DNA Repair Plays Role in Brain Development, Cancer, and Aging

September 5, 2016 · Posted in Genetics · Comment 

DNA repair

DNA has several ways of repairing itself. Serious damage, including breaks to both strands of the double helix and problems with replication, prompt a process known as DNA damage repair, or DDR. Researcher Stephen J. Elledge of Harvard Medical School won the 2015 Albert Lasker Basic Medical Research Award for his findings about DDR. He summarized these findings in a September article in the journal JAMA.

DDR occurs because of DNA’s remarkable self-awareness. Through the DDR process, DNA can detect when it has been damaged and prompt the right kind of repair. When damage occurs, DDR allows for the activation of enzymes that can remodel DNA to maintain the integrity of the genome.

When DDR pathways are activated, they can alter more than 1000 different proteins. DDR can affect immune function, blood and bone marrow, viral response, cancer, aging, and brain development.

Mutations in components of the DDR pathway can lead to problems with brain development, including Seckel syndrome (characterized by dwarfism, brain and facial abnormalities, and mental retardation) and ataxia telangiectasia (loss of control of bodily movements along with weakened immune system).

DDR is particularly relevant to cancer, since properly functioning DDR promotes a stable genome. Classic cancer treatments such as radiation and chemotherapy also rely on DDR to prompt cell death.

DDR also plays a role in aging. When we get older or have certain illnesses, telomeres, bits of material at the end of DNA strands that protect the DNA during replication, get shorter. This prompts DDR to engage in tumor prevention measures, either killing off the cells or changing them into what’s called senescent cells. Senescent cells prevent tumors, but their accumulation is associated with chronic inflammation, aging, and age-related diseases.

Editor’s Note: You can protect your telomeres and possibly hold off the age-related effects of DDR. Healthy diet, exercise, meditation, goal setting, and making positive contributions to society all help maintain telomere length. Lithium treatment also directly increases telomere length.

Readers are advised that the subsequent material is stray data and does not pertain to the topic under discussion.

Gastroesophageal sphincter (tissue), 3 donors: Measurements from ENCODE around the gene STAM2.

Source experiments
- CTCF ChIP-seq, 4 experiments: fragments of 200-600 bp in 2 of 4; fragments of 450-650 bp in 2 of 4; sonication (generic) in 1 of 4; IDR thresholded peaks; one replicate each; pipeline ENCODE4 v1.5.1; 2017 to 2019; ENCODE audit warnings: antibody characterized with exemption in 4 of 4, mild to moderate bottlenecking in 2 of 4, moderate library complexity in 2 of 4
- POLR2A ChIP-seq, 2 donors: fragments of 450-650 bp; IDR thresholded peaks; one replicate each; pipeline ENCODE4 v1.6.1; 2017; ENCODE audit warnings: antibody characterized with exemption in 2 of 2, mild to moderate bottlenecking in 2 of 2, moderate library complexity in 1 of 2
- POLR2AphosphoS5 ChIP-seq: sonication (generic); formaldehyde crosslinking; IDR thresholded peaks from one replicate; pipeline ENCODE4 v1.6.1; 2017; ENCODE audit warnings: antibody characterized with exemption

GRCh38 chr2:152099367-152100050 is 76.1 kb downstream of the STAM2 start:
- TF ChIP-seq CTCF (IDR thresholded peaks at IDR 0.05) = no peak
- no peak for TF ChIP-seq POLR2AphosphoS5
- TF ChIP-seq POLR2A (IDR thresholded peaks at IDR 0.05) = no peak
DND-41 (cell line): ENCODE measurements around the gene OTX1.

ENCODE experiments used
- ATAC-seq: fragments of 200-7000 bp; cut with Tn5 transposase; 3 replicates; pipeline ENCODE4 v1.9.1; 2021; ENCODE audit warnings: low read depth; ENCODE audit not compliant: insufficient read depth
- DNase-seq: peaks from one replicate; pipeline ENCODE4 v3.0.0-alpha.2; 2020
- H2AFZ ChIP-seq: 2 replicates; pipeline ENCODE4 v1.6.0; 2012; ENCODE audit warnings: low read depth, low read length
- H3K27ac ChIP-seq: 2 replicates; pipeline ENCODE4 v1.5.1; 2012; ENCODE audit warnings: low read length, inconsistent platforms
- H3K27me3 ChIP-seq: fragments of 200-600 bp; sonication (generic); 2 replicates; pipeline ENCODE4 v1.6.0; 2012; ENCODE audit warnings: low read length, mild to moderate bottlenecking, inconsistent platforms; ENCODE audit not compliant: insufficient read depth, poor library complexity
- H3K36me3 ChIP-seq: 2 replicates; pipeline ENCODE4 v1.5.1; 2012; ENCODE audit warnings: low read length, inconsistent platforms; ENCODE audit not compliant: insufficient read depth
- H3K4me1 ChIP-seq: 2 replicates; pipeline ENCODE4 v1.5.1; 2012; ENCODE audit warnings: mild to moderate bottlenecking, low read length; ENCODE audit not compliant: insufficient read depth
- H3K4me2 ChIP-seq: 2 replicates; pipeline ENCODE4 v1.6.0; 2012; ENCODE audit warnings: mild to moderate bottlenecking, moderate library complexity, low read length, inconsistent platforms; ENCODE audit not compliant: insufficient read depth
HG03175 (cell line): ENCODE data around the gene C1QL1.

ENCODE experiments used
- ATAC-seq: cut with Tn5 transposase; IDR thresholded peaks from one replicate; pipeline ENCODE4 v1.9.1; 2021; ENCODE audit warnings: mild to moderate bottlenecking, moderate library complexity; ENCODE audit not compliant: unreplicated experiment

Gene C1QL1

Marijuana May Speed Cortical Loss in Boys at Risk for Schizophrenia

January 28, 2016 · Posted in Risk Factors · Comment 

marijuana

In boys, a decrease in the thickness of the cortex is a part of normal maturation. However, according to a recent study, this process is sped up in boys at high risk for schizophrenia when they use marijuana before the age of 16.

Early use of marijuana has been linked to subsequent development of schizophrenia. Schizophrenia begins about 5 years earlier in males than in females, and the male brain goes through more structural changes during adolescence.

A 2015 article by Tomáš Paus in the journal JAMA Psychiatry incorporated data from three studies, which took place in parts of Canada and England and eight European cities. The studies all included magnetic resonance imaging (MRI) scans of the participants, a measure of their genetic risk of developing schizophrenia, and questions about their past marijuana use. In boys at high risk for schizophrenia based on their genetic profile, cortical thickness dropped more among the ones who used high amounts of marijuana before the age of 16 compared to those who did not.

Paus hypothesizes that the development of schizophrenia is a “two-hit process.” People who develop schizophrenia may have an early risk factor, such as their genetic profile or a problem that occurs in utero, and a later stressor such as drug use in adolescence.

Poverty Impacts Brain Development

November 12, 2013 · Posted in Risk Factors · Comment 

boybrainIn a 2013 study of children by Luby et al. in the Journal of the American Medical Association Pediatrics, poverty in early childhood was associated with smaller white and gray matter in the cortex and with smaller volume of the amygdala and hippocampus when the children reached school age. The effects of poverty on hippocampal volume were mediated by whether the children experienced stressful life events and whether a caregiver was supportive or hostile.

The children were recruited from primary care and day care settings between the ages of three and six, and were studied for five to ten years. They were initially assessed annually for three to six years and information on psychosocial, behavioral, and developmental dimensions were collected.  Then the children took part in a magnetic resonance imaging (MRI) scan and continued annual assessments that included information such as whether the children experienced stressful life events.

Previous research has shown that poverty affects children’s psychosocial development and economic success in adulthood. This research shows that poverty also affects brain development. The findings suggest important targets for intervention that could help prevent these developmental deficits.